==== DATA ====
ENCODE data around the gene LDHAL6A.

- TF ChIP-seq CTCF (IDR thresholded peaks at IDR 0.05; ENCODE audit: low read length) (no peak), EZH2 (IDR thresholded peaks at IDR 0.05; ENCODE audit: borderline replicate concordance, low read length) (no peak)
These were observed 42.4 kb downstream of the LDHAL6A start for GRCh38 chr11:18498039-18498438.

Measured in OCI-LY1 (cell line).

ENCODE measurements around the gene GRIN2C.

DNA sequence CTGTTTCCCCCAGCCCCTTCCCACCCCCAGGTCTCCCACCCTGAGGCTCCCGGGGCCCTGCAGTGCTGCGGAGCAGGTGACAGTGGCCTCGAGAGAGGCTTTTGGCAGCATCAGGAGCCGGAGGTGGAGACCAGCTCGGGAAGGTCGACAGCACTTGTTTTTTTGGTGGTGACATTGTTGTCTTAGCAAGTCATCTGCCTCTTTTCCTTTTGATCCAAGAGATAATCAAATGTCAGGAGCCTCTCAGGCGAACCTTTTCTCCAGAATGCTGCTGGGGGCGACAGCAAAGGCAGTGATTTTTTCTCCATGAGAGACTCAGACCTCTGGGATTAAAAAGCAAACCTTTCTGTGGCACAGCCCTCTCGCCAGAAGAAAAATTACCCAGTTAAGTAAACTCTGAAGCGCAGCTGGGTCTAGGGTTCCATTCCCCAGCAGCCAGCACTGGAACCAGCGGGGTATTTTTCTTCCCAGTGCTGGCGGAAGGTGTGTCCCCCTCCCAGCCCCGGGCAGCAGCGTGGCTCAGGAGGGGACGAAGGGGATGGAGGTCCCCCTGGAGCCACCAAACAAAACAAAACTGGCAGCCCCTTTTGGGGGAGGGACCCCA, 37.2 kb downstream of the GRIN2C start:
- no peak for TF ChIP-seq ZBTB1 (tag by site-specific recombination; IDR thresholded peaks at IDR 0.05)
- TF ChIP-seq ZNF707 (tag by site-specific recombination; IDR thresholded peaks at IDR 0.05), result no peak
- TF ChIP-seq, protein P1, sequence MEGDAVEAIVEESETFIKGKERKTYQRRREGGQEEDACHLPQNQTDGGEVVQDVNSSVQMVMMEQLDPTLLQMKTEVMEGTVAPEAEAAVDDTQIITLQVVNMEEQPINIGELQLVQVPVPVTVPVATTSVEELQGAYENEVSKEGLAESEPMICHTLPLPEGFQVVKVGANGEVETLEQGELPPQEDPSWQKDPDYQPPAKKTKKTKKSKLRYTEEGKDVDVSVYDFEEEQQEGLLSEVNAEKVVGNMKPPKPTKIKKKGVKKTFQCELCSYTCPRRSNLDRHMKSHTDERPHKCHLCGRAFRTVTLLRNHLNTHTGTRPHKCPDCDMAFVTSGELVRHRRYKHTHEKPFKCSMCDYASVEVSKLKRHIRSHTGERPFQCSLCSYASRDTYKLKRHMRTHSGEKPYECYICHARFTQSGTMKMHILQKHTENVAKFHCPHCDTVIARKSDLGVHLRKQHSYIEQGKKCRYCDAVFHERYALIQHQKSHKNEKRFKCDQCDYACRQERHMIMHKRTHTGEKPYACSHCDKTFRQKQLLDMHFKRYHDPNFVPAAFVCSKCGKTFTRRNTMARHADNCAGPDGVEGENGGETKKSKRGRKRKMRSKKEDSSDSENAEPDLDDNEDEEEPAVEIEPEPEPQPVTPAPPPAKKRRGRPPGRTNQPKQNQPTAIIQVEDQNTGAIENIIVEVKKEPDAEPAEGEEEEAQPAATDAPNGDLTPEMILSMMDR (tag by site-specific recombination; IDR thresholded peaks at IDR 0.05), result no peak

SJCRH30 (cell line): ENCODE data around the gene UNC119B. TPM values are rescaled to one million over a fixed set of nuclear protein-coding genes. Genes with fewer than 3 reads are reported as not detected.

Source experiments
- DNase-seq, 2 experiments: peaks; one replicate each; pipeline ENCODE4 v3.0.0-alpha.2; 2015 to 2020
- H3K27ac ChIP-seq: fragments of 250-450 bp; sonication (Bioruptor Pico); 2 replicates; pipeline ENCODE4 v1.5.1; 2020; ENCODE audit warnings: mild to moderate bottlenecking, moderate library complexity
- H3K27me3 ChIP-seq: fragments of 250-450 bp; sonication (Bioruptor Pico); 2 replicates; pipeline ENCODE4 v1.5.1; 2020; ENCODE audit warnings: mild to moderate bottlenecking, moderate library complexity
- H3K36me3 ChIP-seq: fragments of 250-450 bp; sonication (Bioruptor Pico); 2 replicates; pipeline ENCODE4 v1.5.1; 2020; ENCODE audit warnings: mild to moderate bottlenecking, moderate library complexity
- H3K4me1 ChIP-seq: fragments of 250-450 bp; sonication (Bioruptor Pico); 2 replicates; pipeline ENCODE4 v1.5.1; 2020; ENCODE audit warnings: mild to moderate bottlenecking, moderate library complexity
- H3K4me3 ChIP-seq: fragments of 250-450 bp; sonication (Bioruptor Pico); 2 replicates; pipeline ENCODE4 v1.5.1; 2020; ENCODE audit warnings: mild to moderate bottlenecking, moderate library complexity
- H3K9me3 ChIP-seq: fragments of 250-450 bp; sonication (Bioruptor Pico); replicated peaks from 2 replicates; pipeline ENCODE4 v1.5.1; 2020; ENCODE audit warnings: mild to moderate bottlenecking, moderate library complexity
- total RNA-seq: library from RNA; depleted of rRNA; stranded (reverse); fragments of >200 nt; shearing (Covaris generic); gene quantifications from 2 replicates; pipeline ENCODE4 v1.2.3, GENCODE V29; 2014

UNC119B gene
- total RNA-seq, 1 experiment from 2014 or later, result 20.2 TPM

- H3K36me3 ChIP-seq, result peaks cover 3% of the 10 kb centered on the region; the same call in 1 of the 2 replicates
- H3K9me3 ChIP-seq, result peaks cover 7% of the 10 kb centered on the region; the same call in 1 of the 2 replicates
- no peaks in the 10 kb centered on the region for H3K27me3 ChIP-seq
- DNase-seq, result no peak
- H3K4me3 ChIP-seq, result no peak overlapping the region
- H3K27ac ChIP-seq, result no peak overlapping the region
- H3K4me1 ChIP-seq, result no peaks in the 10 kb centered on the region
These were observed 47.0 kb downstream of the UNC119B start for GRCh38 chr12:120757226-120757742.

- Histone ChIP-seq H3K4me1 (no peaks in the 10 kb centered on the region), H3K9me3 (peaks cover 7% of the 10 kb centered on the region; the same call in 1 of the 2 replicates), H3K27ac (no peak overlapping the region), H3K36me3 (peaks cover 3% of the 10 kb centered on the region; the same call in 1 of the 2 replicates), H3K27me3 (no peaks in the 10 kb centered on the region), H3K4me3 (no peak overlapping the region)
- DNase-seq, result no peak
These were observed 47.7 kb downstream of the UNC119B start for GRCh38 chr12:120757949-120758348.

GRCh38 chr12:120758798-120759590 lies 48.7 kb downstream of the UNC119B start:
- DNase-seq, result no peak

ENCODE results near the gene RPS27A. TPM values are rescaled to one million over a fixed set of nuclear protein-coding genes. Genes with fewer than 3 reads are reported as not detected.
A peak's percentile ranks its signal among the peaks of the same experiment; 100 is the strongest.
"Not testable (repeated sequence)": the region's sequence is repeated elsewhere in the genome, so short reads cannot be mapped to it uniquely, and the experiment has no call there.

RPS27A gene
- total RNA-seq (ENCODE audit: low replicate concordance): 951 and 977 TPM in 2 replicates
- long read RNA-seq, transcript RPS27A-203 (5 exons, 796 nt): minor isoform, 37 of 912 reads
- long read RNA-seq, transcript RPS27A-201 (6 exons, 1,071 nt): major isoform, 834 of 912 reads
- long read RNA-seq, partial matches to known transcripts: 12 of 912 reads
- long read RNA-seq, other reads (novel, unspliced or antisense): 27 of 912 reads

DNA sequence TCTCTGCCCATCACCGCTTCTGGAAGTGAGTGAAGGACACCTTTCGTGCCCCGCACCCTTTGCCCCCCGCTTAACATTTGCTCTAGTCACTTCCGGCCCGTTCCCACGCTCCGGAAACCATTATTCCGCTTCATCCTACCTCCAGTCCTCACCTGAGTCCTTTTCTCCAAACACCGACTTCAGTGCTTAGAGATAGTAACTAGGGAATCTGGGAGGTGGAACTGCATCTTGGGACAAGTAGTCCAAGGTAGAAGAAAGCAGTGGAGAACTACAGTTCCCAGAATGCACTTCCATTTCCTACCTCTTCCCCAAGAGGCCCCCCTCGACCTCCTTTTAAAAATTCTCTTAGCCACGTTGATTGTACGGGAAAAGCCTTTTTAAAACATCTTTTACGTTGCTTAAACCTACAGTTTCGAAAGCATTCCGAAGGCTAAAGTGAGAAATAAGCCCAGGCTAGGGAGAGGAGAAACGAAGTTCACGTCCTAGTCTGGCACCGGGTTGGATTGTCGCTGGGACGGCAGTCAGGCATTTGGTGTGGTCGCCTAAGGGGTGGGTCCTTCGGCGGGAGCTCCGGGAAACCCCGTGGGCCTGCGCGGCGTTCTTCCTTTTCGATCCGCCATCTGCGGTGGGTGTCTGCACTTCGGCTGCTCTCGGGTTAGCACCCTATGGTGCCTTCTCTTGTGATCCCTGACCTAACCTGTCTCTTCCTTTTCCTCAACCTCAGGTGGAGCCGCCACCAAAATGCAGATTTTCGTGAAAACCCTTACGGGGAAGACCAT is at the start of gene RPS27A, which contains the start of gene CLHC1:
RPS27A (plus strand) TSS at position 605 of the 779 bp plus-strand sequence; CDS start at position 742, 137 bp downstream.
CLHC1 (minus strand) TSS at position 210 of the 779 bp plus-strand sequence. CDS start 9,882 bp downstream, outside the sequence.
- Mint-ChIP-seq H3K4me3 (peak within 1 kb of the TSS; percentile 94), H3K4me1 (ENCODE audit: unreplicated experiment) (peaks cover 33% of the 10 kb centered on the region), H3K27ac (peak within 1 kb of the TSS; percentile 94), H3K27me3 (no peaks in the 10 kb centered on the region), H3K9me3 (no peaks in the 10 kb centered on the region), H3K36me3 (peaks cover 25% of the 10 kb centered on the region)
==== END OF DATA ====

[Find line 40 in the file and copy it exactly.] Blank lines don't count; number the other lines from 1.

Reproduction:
- long read RNA-seq, transcript RPS27A-203 (5 exons, 796 nt): minor isoform, 37 of 912 reads